One of the standard recommendations offered by health professionals to consumers is to consume 3 servings a day of low fat / non fat dairy. The USDA MyPlate recommendations show a glass of milk as part the infographic depicting what people should eat.
But what if skim milk was actually not doing anything to help our waistline? This seemingly strange conclusion has been reached by two well respected researchers – David Ludwig, of Boston’s Children Hospital, and Dr. Walter Willett, of the Harvard School of Public Health. In a recent article published in JAMA Pediatrics, the 2 experts say:
1. Very little data exists showing that skim milk helps weight loss
2. Since reduced or non fat dairy might not be as filling as the whole version, it could lead to people consuming more. As a result, overall calorie consumption may be the same or higher than the whole version.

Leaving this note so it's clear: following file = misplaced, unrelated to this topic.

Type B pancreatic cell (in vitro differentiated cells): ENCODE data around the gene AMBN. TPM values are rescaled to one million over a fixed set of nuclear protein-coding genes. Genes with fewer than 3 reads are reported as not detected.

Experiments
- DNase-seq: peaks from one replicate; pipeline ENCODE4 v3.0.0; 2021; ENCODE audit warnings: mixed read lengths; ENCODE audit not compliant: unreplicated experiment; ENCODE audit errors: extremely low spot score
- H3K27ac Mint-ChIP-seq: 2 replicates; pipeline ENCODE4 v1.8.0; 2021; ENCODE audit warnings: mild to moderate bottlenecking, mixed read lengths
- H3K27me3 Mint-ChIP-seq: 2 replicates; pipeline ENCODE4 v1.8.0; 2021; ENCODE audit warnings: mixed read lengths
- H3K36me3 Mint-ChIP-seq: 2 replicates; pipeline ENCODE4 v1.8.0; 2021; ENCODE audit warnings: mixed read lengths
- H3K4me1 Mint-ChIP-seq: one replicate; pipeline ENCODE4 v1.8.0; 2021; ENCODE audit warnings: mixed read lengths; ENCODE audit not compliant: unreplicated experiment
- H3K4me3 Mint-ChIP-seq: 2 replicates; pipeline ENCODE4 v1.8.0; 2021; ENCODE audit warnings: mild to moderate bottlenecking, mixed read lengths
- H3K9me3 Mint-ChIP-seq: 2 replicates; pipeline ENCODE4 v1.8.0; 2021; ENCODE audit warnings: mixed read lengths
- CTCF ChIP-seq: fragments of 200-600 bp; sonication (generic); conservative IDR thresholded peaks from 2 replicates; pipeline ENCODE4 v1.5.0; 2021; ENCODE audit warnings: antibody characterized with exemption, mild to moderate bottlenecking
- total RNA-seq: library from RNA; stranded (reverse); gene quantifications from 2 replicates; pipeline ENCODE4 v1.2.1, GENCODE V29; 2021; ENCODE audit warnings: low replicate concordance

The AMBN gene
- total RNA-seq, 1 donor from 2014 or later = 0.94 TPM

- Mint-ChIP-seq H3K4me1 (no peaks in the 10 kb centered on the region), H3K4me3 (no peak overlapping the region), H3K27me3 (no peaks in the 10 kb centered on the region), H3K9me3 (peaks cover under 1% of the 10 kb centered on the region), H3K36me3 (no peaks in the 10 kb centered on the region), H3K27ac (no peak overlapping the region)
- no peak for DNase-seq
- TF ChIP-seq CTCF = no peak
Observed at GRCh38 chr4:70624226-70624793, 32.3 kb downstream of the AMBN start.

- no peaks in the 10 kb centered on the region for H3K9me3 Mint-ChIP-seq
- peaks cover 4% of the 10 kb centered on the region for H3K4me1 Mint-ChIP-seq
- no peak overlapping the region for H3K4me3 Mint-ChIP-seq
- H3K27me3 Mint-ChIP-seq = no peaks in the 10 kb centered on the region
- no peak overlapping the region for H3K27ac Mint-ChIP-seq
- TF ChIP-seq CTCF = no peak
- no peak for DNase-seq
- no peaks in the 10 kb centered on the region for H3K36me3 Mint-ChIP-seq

Here are some numbers for you to contemplate:
- A full fat glass of milk has 150 calories, 8 grams of fat, 5 of them are saturated fat.
- A glass of skim milk has 90 calories, and no fat.
- A glass of skim chocolate milk has 160 calories, no fat, but 3-4 teaspoons worth of added sugar!
Maybe children today are drinking skim chocolate milk, whereas a generation ago kids were fine with full fat whole milk, unflavored? Overall, the calories are similar.
The scientists conclude that the recommendation for 3 servings of low fat dairy per day needs to be reconsidered.
By the way, another interesting point with respect to nonfat milk is nutrient bioavailability. The vitamins A, D, E, and K are a wonderful part of milk. But, they are fat soluble, which means they can only be absorbed by the digestive system in the presence of fat. If you drink skim milk, there won’t be any fat for these nutrients to get absorbed with.
What milk, if any, are your children drinking?